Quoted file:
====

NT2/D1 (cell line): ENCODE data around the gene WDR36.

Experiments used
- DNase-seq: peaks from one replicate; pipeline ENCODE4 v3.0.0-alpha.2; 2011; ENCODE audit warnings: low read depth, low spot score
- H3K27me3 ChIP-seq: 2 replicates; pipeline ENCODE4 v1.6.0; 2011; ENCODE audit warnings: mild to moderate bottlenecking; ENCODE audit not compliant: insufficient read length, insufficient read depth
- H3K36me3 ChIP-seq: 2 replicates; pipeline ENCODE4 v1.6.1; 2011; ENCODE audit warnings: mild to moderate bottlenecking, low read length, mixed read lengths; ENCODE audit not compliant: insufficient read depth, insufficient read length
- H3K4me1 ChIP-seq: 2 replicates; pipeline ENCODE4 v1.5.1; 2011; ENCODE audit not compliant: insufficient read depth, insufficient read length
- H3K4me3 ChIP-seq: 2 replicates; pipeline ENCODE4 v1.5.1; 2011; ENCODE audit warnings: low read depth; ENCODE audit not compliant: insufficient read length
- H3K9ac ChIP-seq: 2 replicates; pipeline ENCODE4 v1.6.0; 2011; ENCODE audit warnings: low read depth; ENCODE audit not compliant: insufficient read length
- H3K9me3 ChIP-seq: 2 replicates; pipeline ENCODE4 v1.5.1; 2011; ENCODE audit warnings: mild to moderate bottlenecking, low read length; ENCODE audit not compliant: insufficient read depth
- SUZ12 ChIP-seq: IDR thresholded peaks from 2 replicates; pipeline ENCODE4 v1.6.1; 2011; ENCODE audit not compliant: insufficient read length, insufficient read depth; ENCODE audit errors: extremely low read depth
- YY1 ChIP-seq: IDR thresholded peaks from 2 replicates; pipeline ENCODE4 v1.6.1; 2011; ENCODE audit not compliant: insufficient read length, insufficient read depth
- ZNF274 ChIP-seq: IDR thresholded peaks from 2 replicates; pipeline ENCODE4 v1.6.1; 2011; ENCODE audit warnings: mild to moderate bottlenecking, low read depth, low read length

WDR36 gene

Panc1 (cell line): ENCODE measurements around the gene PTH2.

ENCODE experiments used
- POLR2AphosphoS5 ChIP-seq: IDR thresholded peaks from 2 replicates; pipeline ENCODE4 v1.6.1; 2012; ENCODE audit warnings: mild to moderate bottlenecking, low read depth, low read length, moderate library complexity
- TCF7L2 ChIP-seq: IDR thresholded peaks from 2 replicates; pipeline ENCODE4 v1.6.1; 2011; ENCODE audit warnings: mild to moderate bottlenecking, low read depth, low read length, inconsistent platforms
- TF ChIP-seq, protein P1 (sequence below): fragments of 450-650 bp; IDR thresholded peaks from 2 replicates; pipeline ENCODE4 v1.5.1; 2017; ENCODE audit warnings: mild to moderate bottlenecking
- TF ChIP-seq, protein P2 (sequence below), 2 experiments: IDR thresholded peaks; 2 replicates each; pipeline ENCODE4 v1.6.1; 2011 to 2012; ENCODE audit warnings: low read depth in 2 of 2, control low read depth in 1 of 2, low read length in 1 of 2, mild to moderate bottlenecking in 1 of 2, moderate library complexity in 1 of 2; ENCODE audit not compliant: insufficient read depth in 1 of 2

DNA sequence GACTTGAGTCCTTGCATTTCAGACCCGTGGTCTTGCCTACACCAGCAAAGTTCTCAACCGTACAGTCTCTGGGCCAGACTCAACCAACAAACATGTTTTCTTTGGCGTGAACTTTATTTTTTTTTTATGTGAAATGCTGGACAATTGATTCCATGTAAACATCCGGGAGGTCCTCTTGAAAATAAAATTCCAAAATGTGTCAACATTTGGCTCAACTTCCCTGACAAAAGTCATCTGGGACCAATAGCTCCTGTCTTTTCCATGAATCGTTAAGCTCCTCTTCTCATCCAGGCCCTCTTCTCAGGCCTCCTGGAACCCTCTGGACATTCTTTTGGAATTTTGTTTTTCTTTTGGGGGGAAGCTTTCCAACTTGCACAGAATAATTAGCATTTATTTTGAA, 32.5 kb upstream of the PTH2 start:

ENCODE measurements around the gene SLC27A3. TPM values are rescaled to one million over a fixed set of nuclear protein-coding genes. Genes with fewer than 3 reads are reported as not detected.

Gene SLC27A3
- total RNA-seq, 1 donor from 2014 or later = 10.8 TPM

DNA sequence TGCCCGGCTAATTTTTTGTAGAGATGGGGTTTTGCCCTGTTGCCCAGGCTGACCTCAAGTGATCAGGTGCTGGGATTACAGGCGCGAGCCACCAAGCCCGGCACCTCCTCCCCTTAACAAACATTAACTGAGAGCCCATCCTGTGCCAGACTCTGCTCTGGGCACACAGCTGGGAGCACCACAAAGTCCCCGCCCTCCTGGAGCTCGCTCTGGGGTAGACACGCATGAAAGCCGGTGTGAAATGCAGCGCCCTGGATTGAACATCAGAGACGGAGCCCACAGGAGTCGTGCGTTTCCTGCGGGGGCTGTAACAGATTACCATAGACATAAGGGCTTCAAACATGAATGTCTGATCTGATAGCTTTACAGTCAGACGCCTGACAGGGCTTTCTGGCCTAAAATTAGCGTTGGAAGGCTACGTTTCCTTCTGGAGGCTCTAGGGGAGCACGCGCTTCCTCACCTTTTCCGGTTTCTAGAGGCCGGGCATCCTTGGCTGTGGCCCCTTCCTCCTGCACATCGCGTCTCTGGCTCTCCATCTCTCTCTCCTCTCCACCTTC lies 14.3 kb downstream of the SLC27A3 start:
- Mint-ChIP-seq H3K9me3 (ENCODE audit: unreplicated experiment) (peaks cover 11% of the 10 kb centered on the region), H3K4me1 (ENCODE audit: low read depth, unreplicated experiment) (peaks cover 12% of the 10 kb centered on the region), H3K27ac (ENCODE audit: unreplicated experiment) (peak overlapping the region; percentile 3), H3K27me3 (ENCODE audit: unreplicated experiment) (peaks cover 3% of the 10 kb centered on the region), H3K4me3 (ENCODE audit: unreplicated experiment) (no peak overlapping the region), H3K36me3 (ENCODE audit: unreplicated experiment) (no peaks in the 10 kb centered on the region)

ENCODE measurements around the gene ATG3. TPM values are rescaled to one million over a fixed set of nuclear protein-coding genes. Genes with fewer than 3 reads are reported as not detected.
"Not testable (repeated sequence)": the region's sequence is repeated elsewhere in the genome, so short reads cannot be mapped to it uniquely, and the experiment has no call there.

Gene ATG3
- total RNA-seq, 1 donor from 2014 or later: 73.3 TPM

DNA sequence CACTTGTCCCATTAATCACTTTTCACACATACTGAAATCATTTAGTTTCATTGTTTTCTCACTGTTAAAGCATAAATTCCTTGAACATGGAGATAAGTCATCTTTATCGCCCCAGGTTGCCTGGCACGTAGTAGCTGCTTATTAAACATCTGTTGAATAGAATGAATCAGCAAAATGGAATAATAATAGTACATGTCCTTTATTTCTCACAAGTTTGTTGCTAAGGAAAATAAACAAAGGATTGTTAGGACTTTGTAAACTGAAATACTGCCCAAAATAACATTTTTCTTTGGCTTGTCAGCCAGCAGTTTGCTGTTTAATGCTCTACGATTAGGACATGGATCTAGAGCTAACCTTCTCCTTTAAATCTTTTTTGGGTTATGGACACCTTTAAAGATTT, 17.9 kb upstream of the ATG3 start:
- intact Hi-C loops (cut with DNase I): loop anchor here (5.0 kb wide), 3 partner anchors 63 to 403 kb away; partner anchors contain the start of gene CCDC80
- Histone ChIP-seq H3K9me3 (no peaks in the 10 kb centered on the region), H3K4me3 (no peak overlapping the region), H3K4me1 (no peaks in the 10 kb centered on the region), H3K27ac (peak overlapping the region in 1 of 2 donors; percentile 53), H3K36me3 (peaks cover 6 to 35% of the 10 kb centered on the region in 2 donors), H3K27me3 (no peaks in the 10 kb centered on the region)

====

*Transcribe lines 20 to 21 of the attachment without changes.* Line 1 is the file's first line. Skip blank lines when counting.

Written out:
DNA sequence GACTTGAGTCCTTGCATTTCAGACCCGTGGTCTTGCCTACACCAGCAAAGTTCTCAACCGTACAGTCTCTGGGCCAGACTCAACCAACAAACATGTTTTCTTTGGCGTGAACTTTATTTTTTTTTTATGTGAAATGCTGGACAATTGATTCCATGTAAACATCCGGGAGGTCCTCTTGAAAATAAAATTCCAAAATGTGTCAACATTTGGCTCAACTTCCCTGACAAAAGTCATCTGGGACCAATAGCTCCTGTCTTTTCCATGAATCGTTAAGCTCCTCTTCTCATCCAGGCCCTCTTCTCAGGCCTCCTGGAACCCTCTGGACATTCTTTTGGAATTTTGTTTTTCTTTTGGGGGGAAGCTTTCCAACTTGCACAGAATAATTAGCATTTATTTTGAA, 32.5 kb upstream of the PTH2 start:

ENCODE measurements around the gene SLC27A3. TPM values are rescaled to one million over a fixed set of nuclear protein-coding genes. Genes with fewer than 3 reads are reported as not detected.